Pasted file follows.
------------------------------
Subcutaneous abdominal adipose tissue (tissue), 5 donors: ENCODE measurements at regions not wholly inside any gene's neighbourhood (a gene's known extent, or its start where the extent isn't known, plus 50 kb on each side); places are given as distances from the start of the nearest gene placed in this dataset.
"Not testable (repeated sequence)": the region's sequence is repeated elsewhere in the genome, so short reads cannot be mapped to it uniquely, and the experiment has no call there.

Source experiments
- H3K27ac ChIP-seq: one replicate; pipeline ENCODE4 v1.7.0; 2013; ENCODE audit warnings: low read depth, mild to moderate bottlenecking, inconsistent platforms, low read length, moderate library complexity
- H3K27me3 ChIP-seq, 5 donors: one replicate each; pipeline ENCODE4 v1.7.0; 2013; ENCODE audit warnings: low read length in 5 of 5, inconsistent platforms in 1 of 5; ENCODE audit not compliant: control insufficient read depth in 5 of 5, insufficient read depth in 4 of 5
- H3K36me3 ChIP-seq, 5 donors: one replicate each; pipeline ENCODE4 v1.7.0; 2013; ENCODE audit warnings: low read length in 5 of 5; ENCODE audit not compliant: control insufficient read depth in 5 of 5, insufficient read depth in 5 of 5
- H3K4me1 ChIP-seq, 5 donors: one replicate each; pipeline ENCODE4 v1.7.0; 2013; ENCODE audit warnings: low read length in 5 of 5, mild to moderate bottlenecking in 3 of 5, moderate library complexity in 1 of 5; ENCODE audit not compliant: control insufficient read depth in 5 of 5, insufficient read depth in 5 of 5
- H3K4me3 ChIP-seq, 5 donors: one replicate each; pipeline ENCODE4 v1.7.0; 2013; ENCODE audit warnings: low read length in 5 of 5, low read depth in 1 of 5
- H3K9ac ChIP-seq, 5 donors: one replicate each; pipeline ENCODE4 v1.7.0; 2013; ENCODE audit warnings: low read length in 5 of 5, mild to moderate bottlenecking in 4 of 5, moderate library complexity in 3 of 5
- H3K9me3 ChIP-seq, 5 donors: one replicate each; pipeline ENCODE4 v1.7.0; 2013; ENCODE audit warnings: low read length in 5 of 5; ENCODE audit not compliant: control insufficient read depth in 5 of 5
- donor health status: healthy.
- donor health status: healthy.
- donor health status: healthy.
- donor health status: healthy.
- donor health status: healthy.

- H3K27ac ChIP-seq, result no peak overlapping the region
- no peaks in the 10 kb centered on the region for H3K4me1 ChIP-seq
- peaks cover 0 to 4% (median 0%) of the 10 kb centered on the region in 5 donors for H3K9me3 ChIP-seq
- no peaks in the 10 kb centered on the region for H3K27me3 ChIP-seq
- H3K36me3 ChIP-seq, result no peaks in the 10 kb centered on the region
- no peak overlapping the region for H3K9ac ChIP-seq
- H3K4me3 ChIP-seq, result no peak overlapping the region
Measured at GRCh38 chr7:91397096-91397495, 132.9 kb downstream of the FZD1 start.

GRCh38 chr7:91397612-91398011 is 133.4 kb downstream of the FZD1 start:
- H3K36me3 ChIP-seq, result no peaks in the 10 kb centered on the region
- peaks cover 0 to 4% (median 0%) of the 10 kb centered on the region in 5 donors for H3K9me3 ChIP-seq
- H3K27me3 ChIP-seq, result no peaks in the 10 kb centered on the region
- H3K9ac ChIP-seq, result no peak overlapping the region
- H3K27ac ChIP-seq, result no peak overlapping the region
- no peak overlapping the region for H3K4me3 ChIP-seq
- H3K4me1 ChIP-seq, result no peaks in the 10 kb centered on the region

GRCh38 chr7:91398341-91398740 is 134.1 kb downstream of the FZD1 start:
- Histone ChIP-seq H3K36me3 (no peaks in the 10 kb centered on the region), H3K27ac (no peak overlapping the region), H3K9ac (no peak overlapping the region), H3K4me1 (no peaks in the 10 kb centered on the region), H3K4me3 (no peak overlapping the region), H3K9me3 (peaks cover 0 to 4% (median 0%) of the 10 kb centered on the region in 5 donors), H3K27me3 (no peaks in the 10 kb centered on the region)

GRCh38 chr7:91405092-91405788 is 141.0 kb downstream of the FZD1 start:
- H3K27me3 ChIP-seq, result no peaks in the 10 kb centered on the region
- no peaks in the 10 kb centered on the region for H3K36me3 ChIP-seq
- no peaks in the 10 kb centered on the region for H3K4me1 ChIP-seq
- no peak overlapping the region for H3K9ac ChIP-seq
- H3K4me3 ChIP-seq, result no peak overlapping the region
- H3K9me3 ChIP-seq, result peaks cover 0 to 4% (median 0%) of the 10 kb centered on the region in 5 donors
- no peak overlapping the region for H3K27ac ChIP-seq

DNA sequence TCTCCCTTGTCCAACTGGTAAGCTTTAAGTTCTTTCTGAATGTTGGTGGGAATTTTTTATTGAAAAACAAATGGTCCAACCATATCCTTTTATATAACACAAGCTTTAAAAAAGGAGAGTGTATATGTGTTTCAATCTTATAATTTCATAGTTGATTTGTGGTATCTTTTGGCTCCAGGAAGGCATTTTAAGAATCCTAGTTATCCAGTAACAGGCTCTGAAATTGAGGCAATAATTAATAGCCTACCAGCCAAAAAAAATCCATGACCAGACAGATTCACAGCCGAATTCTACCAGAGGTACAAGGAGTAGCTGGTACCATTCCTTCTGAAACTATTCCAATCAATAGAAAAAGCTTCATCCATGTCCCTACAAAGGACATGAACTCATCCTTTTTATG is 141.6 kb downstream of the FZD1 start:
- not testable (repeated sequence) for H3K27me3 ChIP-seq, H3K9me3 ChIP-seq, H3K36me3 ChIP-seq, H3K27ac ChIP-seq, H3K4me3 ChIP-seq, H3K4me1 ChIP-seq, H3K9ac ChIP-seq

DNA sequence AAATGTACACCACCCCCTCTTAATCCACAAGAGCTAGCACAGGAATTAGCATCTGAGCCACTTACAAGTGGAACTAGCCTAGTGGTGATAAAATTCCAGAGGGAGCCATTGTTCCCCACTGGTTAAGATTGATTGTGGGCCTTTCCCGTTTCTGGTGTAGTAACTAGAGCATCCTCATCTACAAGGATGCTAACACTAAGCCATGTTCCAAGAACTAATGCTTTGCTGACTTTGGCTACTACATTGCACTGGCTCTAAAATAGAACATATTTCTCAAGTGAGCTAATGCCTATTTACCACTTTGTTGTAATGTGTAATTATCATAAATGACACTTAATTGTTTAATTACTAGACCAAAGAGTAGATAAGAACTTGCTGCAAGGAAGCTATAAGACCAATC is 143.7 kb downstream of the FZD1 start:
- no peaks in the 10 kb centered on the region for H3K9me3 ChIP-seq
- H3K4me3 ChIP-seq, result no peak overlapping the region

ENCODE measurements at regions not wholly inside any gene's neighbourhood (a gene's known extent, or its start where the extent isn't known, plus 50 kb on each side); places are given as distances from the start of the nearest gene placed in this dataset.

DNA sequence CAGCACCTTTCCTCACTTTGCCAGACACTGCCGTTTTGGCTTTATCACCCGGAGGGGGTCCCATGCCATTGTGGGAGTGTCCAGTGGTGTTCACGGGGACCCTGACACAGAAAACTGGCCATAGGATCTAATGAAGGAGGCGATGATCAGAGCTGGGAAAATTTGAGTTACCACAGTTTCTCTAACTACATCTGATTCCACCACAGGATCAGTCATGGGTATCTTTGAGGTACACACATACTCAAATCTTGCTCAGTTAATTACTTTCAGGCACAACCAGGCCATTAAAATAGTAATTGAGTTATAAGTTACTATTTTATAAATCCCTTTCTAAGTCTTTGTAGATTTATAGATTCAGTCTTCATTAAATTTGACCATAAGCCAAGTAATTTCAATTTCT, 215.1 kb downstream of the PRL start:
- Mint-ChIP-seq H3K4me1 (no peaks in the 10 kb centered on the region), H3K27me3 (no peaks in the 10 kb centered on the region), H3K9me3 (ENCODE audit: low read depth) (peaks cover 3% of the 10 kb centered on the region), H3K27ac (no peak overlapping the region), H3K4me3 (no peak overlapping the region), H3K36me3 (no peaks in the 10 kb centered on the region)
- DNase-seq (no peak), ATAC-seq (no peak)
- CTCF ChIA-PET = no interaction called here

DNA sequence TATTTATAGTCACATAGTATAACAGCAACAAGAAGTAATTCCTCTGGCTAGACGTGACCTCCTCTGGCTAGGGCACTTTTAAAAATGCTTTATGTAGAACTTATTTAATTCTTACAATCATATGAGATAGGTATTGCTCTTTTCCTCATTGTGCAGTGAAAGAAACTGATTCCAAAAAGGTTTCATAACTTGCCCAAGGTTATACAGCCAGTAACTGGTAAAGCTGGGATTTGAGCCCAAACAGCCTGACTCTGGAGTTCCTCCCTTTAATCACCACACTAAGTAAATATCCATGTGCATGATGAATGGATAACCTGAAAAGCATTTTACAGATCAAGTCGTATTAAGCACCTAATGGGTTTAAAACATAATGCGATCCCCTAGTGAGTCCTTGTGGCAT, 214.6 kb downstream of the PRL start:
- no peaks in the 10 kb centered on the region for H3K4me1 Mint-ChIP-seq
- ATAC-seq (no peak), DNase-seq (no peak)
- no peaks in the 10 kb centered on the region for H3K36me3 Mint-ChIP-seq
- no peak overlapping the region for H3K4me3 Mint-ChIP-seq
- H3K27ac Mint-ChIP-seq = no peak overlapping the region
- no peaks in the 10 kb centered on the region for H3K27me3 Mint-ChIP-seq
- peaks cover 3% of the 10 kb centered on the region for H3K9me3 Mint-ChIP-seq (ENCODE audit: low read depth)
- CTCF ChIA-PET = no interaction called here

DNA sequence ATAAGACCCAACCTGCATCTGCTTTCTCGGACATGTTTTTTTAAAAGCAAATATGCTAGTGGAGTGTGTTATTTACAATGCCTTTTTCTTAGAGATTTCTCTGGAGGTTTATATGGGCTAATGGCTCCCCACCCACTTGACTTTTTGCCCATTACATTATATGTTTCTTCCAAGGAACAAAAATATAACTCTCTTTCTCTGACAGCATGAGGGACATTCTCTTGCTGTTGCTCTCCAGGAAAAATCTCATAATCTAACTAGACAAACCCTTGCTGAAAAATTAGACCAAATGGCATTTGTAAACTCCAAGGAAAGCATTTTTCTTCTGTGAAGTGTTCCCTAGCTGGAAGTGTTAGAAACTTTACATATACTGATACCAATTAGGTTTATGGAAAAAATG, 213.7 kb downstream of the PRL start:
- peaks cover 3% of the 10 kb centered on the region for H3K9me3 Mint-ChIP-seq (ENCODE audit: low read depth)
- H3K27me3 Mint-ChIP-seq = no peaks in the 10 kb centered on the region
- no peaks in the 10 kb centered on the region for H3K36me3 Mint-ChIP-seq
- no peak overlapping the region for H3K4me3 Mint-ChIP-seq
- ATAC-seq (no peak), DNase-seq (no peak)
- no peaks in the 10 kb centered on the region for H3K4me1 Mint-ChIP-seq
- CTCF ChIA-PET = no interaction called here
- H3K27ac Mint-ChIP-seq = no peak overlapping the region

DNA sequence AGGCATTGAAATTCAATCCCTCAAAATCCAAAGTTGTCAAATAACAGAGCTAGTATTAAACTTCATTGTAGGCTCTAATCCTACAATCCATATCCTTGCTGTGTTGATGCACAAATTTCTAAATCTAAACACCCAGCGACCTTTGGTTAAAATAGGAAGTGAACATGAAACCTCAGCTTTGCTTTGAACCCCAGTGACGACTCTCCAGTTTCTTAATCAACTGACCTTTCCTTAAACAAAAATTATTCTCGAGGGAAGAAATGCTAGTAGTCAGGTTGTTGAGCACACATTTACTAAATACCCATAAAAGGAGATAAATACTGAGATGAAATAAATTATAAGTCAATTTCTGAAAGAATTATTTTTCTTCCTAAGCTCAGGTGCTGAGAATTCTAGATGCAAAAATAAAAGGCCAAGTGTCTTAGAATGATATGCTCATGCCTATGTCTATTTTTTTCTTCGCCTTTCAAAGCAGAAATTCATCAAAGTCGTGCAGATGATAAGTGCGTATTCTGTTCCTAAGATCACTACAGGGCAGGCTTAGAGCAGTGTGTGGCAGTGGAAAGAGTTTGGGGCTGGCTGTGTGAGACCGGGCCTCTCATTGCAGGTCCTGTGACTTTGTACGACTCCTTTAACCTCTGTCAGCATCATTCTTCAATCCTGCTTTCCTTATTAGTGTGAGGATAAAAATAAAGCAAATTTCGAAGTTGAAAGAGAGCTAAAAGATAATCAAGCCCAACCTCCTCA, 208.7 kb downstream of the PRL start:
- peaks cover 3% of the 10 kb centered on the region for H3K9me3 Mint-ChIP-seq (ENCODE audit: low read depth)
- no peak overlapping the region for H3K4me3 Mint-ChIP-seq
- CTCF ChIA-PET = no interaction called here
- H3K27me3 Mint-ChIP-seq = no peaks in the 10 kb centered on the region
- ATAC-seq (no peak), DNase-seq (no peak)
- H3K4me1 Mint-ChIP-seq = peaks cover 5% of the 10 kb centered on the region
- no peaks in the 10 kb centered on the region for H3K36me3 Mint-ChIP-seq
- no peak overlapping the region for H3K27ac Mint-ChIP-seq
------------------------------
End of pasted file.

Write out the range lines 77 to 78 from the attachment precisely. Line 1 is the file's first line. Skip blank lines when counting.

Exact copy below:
- no peaks in the 10 kb centered on the region for H3K36me3 Mint-ChIP-seq
- no peak overlapping the region for H3K27ac Mint-ChIP-seq